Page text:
Lost In State
Controlling Power Up State
Don’t you just hate it when you turn on those logic controlled pedals (Boss, DOD, Ibanez, etc.) and they start in different on and off states ? Lets see if we can do something about it.
Most logic controlled pedals do not have their initial logic state set at power up. Even if a pedal is consistent on it’s start up state depending on the voltage it is running at it could start up in a different state. This means that the pedal while powered by an adapter starts in one state if you switch to a battery it may start in another state. Even through out the life of the battery as it drains the initial state could change. What we need is something that checks the state on power up and depending on the desired state it will automatically activate the foot switch on the pedal. Cheap, small, simple would nice too. Enter the Lost In State circuit (Figure 1). It is made up of a few different functional bits so lets break it down.
I’ll be using a 4049 hex inverter for logic (Gates 1-5) and for switching (Switches 1-4) you can use either 4016 or 4066. Since this is logic stuff we are controlling the differences between the two is minimal. I use 4066s because I have alot of them around for things like Wicked Switches.
State Identification Logic
In order to know if we need to activate the foot switch we need to know what the state of the pedal is in. The best way I thought of doing this without messing around too much with the pedal’s circuitry is to tap off the same thing you use to find out what the state the pedal is, the LED indicator. By connecting the switched leg of the LED to an inverter gate (Gate 1) we can drive the rest of the of logic circuit correctly without loading the LED signal. Using another inverter gate (Gate 2) we can can have the option of selecting which state we want the pedal to be in when we power the pedal up (Figure 2) by sending what logic signal we want to the switch (Switch 1).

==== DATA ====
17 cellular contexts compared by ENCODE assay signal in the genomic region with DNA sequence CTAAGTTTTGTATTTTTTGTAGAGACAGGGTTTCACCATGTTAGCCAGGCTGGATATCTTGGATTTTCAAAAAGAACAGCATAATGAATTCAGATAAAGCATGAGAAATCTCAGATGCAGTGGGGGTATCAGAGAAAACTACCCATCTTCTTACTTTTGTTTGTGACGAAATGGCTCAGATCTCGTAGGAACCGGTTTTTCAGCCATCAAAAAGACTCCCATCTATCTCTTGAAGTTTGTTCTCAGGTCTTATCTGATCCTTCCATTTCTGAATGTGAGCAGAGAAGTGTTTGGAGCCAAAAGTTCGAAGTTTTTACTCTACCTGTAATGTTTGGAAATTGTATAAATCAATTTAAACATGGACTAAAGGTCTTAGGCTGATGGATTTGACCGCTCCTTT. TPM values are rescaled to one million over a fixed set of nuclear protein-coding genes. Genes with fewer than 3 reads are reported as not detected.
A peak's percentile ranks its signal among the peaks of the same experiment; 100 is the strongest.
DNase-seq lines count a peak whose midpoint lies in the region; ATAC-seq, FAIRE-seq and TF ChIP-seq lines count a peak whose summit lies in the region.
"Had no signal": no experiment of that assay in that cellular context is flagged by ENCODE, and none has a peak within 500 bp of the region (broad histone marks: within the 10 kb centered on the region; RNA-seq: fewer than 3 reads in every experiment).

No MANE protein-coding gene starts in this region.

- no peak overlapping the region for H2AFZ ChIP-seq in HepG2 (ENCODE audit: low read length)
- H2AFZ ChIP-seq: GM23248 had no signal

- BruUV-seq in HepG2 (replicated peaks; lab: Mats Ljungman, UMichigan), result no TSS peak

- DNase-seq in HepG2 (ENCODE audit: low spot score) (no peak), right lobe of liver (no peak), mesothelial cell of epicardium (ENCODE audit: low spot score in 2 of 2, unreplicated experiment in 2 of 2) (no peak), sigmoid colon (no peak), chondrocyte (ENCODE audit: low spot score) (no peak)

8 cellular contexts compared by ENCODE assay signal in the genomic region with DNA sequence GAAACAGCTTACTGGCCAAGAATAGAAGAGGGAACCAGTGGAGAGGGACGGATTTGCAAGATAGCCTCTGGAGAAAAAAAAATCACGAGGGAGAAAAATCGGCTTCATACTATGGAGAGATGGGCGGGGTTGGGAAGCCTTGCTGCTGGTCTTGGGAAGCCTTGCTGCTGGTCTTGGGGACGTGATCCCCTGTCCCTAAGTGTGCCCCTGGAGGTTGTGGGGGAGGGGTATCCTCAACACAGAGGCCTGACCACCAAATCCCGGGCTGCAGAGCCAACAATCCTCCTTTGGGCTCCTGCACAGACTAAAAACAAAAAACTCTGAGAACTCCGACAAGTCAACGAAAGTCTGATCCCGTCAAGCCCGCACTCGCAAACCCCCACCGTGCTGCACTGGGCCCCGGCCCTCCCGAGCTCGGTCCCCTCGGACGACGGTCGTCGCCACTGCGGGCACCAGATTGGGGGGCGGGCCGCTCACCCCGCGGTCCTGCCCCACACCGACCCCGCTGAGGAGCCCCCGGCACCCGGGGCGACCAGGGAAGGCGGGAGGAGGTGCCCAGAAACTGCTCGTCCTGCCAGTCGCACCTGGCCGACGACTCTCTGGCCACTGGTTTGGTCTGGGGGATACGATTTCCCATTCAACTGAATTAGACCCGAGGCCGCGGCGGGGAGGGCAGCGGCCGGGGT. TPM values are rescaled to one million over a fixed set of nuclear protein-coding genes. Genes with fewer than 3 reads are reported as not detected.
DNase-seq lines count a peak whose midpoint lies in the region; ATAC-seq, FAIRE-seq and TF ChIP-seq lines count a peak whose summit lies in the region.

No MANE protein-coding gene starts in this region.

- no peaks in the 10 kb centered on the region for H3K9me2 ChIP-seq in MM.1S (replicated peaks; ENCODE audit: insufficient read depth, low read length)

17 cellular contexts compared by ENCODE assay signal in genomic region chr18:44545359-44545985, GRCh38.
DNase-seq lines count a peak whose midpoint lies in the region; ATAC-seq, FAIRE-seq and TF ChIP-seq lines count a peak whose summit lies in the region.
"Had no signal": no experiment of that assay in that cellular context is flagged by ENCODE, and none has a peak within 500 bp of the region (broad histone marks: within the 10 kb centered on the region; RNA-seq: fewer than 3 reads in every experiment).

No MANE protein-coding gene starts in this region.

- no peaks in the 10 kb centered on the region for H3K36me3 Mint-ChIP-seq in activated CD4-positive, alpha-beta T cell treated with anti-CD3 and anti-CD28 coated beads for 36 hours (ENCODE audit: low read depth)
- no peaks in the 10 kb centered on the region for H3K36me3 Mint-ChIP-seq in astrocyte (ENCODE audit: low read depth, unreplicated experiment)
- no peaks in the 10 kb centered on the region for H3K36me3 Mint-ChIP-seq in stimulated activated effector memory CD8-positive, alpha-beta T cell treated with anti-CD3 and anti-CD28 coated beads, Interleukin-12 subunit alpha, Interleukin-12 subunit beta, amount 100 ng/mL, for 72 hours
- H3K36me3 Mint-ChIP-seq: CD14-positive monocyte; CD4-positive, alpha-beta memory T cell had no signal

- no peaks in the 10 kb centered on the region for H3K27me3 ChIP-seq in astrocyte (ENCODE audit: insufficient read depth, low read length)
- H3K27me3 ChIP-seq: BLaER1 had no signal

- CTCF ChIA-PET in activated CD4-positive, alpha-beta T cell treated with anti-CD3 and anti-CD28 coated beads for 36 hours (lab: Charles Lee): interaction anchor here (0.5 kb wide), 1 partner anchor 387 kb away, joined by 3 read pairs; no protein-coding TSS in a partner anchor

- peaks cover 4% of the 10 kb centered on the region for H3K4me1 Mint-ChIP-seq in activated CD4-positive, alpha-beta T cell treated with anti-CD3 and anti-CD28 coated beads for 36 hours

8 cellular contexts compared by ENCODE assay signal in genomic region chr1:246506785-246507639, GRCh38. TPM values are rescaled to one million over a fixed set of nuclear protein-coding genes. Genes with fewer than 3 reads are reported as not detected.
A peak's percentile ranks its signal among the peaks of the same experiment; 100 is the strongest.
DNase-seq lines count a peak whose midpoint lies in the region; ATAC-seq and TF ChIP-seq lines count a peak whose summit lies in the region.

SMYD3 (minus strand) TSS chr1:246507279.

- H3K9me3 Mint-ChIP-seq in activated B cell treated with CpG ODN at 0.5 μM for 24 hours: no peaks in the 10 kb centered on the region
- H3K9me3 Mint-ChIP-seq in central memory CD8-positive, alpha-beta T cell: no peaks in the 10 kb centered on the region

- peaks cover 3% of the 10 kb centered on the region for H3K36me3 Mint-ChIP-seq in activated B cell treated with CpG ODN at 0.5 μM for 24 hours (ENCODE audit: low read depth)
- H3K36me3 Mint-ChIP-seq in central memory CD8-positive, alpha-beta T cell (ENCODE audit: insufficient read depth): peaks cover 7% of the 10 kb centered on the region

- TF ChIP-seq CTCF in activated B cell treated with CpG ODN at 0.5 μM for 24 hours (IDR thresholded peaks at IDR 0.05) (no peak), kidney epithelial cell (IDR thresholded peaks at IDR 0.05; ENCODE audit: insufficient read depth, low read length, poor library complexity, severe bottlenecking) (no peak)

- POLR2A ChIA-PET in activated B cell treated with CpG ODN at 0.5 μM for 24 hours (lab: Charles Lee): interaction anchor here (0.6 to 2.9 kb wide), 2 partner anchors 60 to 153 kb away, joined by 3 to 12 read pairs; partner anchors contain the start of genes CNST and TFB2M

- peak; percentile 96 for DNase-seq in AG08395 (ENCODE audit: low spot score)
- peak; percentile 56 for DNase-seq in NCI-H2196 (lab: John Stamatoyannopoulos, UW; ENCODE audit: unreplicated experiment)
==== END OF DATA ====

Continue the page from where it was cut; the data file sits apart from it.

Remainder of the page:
We may think this is all we need to do but this is not the case. All this circuit will do is send out a logic signal to push the switch if the pedal is not in the state we want. It will not release the switch to complete the cycle. We need something else for that.
If the case comes up that the foot switch is pushed by the state identification logic on power up we need to have some other circuit to release the switch afterwards. A timer that is configured to send out a signal a few moments after power up has occurred can do this job. The easiest way to do this is using a resistor and capacitor that is charged on power up (Figure 3). Setting one of the inverter gates (Gate 3) low at power up will cause the gate to send out a high signal. This high signal will charge the capacitor through the resistor. The capacitor is connected to the input of another gate (Gate 4). Once the capacitor charges up to a certain voltage the gate (Gate 4) will go low. This signal is used control a second switch (Switch 2) that is in series with the switch controlled by the state identification logic (Switch 1) to complete the foot switch operation (Figure 4). By adjusting the resistor and capacitor you can control how long it takes for the gate (Gate 4) to go low.